Project description:The present research work explores formulation design, critical scale-up considerations and bio-equivalence studies of soluble itraconazole (ITZ) in a tablet form using disordered drug delivery approach. Disordered system of ITZ with a lower viscosity grade of hydroxypropyl methyl cellulose (Pharmacoat 603) was developed for the first time and extensively characterised at three different stages, namely development of glass system, pellet coating and tablet compression using advanced analytical techniques. Complete molecular embedment of ITZ resulting in amorphisation was observed and found to be sustained until end of the real-time and accelerated stability studies. Developed formulation exhibited comparative in vitro dissolution profile (similarity factor>70) with reference product (Sporanox, Janssen Pharmaceutica) in simulated gastric fluid without enzymes. Formulation was scaled up in three batches (50,000 tablets/batch) with detailed validation of critical process parameters using process capability index method. Critical scale-up considerations like control of residual solvent content, effect of pellet size on dissolution, process variables in pellet coating, compressibility of coated pellets and cushioning effect required for desired compressibility were thoroughly discussed. Bioequivalence study of single dose of test and reference product in seven healthy human volunteers under fed condition exhibited significant bioequivalence with results (AUClast and AUC?) lying between 90% confidence interval. With increase in number of subjects to 24, a significant effect on pharmacokinetic parameters of both reference as well as developed ITZ tablets was observed.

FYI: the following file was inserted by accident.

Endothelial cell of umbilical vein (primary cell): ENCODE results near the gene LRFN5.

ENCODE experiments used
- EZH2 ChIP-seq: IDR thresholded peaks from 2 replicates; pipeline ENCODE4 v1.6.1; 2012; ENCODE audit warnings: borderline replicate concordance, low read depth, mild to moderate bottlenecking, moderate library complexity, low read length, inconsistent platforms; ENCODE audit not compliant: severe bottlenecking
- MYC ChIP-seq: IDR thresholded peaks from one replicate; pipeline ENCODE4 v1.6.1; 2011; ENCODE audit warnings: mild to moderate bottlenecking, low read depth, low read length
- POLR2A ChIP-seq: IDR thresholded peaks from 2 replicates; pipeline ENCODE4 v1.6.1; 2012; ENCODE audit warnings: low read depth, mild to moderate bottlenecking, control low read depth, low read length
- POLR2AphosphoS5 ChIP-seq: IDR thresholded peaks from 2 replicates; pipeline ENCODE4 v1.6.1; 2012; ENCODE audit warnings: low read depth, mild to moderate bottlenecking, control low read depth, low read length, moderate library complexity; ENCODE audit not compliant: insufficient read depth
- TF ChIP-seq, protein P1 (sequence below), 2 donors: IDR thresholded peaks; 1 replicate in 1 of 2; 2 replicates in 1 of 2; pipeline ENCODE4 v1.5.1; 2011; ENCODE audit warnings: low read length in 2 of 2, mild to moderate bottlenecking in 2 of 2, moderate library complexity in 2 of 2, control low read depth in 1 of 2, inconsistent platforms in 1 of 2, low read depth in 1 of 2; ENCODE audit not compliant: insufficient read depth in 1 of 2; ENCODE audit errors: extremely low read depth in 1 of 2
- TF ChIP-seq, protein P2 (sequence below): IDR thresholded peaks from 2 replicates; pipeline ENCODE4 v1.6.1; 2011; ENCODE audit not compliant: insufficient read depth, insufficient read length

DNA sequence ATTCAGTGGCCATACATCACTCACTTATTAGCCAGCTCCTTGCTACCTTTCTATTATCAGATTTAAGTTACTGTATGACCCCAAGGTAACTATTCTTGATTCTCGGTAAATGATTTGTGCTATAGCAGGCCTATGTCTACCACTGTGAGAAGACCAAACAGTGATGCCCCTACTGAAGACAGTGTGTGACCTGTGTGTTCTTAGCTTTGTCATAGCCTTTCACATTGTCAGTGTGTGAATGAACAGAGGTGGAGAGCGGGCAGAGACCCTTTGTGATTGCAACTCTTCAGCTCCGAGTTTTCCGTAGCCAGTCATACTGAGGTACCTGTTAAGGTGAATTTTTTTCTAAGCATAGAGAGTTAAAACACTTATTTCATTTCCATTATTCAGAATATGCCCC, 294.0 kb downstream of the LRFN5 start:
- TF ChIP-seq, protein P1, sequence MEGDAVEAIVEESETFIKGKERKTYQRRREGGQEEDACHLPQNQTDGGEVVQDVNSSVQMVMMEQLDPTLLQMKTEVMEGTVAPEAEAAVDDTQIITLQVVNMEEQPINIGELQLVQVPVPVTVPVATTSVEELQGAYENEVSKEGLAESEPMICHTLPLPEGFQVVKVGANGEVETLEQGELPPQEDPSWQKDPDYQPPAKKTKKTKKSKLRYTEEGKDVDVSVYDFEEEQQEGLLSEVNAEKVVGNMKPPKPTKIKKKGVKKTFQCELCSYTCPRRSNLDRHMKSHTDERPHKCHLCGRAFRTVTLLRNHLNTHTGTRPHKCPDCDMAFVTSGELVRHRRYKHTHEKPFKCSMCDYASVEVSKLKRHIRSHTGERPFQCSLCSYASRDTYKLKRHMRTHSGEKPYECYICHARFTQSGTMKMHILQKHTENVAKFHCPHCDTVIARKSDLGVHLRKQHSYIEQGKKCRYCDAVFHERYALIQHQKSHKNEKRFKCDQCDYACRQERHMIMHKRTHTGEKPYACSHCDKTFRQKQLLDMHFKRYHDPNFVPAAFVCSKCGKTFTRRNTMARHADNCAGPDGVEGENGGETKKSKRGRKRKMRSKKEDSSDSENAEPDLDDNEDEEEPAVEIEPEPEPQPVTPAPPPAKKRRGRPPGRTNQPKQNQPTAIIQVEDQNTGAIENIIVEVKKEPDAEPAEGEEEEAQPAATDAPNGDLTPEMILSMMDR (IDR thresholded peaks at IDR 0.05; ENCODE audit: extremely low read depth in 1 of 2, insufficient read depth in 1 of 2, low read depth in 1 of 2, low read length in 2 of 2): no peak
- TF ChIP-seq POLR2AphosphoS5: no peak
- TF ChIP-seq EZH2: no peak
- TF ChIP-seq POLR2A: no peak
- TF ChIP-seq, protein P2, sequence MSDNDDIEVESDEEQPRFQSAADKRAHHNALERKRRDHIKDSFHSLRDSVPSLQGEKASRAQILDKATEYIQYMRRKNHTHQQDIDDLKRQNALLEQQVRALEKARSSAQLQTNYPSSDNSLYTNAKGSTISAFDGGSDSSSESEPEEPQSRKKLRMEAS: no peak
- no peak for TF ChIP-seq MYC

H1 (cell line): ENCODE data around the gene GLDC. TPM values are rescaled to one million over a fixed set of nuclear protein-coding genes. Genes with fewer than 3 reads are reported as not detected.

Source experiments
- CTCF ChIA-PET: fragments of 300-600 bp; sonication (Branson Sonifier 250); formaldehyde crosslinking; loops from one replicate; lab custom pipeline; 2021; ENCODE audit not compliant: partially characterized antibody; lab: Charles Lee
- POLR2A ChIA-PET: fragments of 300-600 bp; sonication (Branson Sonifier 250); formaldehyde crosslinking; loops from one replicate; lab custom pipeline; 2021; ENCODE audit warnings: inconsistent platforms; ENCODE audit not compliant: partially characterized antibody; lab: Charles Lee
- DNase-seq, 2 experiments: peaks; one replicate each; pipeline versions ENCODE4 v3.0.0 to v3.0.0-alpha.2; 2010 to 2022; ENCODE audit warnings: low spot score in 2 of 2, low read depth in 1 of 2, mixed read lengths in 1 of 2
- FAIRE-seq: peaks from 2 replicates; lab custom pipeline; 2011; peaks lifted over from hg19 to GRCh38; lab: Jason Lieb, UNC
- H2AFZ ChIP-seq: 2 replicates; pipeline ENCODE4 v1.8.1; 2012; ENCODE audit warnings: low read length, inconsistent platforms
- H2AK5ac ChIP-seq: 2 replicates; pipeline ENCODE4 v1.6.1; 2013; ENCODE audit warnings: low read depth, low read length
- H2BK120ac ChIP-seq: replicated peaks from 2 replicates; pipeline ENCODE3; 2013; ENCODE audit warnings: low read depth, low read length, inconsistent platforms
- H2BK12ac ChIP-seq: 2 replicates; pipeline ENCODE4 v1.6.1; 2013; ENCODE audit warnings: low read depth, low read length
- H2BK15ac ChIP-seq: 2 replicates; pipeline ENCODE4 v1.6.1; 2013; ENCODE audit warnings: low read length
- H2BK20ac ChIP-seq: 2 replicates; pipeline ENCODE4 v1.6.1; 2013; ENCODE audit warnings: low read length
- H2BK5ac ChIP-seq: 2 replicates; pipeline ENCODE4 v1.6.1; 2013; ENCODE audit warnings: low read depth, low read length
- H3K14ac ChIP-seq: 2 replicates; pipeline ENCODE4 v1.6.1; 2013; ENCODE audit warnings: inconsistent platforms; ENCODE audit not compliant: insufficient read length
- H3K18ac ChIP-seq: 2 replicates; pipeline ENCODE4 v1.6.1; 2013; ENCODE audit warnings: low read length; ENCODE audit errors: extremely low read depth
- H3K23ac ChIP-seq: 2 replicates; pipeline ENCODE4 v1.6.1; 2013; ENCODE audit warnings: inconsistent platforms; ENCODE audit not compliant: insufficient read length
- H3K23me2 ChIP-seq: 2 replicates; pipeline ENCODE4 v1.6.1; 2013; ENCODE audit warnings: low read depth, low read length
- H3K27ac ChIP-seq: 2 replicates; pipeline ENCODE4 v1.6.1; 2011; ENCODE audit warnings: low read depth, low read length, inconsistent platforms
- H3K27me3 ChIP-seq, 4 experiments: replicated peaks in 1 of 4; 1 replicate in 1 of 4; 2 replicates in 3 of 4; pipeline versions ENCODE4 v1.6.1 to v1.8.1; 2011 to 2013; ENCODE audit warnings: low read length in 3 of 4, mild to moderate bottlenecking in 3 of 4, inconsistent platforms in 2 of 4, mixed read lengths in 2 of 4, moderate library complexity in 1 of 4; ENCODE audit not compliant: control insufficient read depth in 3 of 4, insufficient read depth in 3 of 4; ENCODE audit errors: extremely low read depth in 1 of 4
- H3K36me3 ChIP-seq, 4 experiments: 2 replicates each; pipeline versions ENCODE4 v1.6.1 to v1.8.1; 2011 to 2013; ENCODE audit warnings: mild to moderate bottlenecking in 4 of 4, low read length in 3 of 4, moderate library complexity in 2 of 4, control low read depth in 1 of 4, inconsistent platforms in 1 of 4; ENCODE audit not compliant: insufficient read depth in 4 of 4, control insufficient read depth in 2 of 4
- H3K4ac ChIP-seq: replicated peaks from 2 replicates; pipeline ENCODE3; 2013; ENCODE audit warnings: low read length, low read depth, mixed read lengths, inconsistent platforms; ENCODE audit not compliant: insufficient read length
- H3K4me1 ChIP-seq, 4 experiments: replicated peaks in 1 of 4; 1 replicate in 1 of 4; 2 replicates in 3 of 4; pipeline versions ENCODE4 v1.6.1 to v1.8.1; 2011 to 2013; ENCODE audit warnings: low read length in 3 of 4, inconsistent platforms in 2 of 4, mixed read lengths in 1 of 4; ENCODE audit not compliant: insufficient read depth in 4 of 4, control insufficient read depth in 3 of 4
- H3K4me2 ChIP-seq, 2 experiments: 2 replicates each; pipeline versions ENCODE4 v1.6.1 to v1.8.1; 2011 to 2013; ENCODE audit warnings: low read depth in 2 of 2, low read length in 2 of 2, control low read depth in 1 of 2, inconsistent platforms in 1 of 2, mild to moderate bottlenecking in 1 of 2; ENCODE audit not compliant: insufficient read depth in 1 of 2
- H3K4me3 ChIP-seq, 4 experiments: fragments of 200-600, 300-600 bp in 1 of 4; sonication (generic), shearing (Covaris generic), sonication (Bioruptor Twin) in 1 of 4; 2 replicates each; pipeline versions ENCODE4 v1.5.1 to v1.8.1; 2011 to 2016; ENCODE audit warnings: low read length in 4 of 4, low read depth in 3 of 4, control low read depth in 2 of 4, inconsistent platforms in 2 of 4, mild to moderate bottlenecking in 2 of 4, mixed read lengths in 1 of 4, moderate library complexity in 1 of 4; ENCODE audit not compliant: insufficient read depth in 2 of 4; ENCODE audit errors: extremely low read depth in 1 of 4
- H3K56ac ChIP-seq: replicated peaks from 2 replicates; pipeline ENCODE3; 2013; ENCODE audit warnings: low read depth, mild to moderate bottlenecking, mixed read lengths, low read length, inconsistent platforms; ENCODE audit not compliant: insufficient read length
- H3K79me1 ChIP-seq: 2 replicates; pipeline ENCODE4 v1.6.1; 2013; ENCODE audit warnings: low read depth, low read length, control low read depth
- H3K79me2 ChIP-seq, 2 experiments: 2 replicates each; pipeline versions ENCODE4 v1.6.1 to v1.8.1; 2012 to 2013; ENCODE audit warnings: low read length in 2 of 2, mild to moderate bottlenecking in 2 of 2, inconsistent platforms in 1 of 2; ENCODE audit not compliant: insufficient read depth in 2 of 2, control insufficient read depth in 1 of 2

Project description:Zinc (Zn2+) is the most abundant biological metal ion aside from iron and is an essential element in numerous biological systems, acting as a cofactor for a large number of enzymes and regulatory proteins. Zn2+ must be tightly regulated, as both the deficiency and overabundance of intracellular free Zn2+ are harmful to cells. Zn2+ transporters (ZnTs) play important functions in cells by reducing intracellular Zn2+ levels by transporting the ion out of the cytoplasm. We characterized a Toxoplasma gondii gene (TgGT1_251630, TgZnT), which is annotated as the only ZnT family Zn2+ transporter in T. gondii TgZnT localizes to novel vesicles that fuse with the plant-like vacuole (PLV), an endosome-like organelle. Mutant parasites lacking TgZnT exhibit reduced viability in in vitro assays. This phenotype was exacerbated by increasing zinc concentrations in the extracellular media and was rescued by media with reduced zinc. Heterologous expression of TgZnT in a Zn2+-sensitive Saccharomyces cerevisiae yeast strain partially restored growth in media with higher Zn2+ concentrations. These results suggest that TgZnT transports Zn2+ into the PLV and plays an important role in the Zn2+ tolerance of T. gondii extracellular tachyzoites.IMPORTANCE Toxoplasma gondii is an intracellular pathogen of human and animals. T. gondii pathogenesis is associated with its lytic cycle, which involves invasion, replication, egress out of the host cell, and invasion of a new one. T. gondii must be able to tolerate abrupt changes in the composition of the surrounding milieu as it progresses through its lytic cycle. We report the characterization of a Zn2+ transporter of T. gondii (TgZnT) that is important for parasite growth. TgZnT restored Zn2+ tolerance in yeast mutants that were unable to grow in media with high concentrations of Zn2+ We propose that TgZnT plays a role in Zn2+ homeostasis during the T. gondii lytic cycle.